2. Regularly expose them to letters.

It's easy to understand - if you want your kid to learn their letters, then you've got to show them letters. We started early with both girls because I am an insane babbler and constant singer. In addition to repeating the alphabet song until my voice hurt, when both girls were babies I also made up goofy little song whose only words are the letters of each girl's name, which I then sang all the time. This led to the older, atypically verbal Smartling spelling her name correctly at 19 months. Typically for her personality, my younger Smartling can spell her full name correctly if you sing her name song with her, but she will refuse to do it otherwise. Dammit.

My older Smartling and I also played with a smaller set of these foam letters a lot, at first in the tub and then out of the tub, where she'd randomly fish them from the dispenser lid of old, plastic wipes holder for me to identify. We had to throw them away when my younger Smartling chewed bites out of the foam. Sigh. Luckily, the magnetic letters from this fantastic toy, serve as tactile examples of letters that aren't as tempting as chew toys. Win-win!

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3. Books, Books, Books.

Quality is good, but at this point quantity is better. If you're going to read lots of books with your kids, then you need lots of books to read. Although I am an admitted book snob (Sookie Stackhouse and Alexia Tarabotti notwithstanding), in the early days of my older daughter's book journey, I put no limits on what we read during the day.

The booty from a book shower at the school where I was teaching when pregnant with my first kiddo got us off to a good start in building a children's library in our home, and my rampant bibliophilia has added to that library mightily. Once my older daughter developed a keener understanding of narrative and plot, I started to weed out the literary twaddle and replace it with more quality children's literature, specifically feminist picture books, Caldecott Award winners and nominees, and excellent nonfiction.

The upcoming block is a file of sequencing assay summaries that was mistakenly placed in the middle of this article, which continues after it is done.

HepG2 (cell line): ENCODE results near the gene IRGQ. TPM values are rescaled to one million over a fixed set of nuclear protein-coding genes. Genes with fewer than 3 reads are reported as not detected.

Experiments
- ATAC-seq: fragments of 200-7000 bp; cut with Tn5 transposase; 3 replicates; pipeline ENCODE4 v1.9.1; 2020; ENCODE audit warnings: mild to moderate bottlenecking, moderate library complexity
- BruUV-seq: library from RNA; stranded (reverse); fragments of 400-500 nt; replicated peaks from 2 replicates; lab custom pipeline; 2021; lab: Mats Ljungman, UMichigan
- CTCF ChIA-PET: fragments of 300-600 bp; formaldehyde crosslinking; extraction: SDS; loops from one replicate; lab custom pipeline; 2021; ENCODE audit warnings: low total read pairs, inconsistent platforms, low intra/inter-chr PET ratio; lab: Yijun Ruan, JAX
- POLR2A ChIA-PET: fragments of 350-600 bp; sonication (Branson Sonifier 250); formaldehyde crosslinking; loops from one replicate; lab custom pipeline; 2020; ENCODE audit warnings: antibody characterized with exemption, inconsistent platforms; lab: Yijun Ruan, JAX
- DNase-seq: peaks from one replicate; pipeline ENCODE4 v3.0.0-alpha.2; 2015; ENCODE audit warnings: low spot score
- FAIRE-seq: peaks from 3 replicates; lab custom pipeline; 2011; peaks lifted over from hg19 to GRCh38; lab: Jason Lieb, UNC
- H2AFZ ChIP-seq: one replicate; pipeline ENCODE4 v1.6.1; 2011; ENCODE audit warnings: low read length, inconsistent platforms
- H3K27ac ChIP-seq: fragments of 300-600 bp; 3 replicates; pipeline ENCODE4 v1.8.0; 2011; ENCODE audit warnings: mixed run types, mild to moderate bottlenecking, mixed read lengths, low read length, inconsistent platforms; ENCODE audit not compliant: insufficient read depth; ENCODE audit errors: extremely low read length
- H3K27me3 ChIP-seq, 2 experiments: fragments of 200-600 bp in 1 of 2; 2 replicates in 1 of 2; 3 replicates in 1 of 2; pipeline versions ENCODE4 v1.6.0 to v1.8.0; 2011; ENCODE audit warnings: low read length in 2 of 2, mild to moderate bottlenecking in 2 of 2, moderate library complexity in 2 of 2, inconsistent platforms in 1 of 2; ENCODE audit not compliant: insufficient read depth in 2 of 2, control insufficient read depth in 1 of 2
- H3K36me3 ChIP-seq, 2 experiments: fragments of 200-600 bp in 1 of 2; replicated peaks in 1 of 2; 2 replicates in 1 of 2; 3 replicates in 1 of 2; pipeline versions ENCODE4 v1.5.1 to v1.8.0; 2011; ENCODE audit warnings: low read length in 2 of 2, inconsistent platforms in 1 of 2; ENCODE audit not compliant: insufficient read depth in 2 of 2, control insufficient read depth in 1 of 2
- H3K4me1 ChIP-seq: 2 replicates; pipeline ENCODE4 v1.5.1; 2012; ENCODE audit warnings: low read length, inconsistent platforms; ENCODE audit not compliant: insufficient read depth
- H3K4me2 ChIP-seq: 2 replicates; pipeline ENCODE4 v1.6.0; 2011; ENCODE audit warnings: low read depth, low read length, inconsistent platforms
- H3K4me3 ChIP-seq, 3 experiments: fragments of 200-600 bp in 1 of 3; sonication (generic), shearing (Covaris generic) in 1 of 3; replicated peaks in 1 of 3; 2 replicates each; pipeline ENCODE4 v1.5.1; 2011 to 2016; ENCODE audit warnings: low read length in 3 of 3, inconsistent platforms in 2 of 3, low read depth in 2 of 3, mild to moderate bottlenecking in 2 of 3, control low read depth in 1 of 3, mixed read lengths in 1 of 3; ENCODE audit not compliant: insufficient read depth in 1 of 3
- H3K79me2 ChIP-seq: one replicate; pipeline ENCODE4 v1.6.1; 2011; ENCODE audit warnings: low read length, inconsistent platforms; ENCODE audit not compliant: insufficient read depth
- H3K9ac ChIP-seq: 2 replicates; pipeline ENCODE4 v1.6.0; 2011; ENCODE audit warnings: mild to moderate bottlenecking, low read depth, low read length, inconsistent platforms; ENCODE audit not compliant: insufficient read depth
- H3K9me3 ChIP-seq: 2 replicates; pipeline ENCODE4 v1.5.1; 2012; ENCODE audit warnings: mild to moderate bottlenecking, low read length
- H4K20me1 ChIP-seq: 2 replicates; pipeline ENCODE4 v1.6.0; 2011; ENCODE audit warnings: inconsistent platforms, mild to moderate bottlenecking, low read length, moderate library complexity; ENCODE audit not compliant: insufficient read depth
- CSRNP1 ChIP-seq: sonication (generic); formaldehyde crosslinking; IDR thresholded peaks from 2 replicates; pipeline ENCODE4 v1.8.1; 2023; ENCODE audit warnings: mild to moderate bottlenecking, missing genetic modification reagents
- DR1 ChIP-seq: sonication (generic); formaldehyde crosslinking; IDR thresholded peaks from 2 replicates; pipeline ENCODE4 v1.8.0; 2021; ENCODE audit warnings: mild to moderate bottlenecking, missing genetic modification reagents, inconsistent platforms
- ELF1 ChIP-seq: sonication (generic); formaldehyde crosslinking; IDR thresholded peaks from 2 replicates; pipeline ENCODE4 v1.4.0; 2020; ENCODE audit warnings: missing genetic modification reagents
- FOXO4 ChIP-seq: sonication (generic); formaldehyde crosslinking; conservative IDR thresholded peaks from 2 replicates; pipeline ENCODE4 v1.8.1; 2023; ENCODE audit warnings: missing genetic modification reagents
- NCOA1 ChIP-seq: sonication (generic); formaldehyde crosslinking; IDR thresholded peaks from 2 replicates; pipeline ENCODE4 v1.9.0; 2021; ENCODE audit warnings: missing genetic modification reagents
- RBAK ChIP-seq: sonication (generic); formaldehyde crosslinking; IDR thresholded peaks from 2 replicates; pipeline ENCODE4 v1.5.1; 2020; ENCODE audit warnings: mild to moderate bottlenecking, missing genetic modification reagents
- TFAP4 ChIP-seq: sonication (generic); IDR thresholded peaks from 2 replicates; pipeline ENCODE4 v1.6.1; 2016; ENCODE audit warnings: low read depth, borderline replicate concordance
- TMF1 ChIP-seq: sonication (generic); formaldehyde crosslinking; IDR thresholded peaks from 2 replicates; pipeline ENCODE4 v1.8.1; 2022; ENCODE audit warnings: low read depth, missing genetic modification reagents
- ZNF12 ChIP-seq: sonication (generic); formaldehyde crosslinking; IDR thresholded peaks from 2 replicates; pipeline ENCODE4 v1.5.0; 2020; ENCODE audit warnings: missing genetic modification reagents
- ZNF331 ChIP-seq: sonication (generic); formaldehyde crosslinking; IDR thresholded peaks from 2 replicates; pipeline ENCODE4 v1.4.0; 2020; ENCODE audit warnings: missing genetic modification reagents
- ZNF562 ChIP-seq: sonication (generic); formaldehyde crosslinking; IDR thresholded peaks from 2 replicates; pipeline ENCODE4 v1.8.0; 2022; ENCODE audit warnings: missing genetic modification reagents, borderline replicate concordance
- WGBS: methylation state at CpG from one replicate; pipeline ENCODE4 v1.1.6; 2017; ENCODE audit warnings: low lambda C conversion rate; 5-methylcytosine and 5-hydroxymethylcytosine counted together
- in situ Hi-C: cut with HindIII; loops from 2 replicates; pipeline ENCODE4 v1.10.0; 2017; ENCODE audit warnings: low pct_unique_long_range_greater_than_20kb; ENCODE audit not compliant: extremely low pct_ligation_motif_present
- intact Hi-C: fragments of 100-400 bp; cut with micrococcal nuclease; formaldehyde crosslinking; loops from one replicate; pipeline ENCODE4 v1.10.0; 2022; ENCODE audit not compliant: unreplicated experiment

I buy from everywhere, but especially love finding books at thrift stores, yard sales, and used book stores. Scholastic (Remember book orders?) is a great resource for paperbacks and thematic packs of books, plus our school benefits from our purchases made there. We also bring home stacks of books from the library to enjoy, and I'll order particular favorites online or request our local bookstore to order them for us. Out of print favorites from the library are easy to find on Abebooks.com. If we're feeling adventurous and have the time and patience to go browsing, the girls and I will spend a good long time filling our book bags at our excellent local bookstores.

That's what has worked, to a greater or lesser extent depending on the kid, with my girls. And here is what's coming next in terms of direct instruction.

1. The Ordinary Parents' Guide to Teaching Reading.

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So far, with some tweaking, I really like using this book. It's a great, straightforward curriculum for teaching phonics at home. With my older Smartling, we followed the plan strictly for learning short vowel sounds, and then veered away from it a bit since at that point she already knew her consonant sounds. By the time we started following the instructions for learning three-letter words using those short vowel sounds, she was off like a shot and just started reading.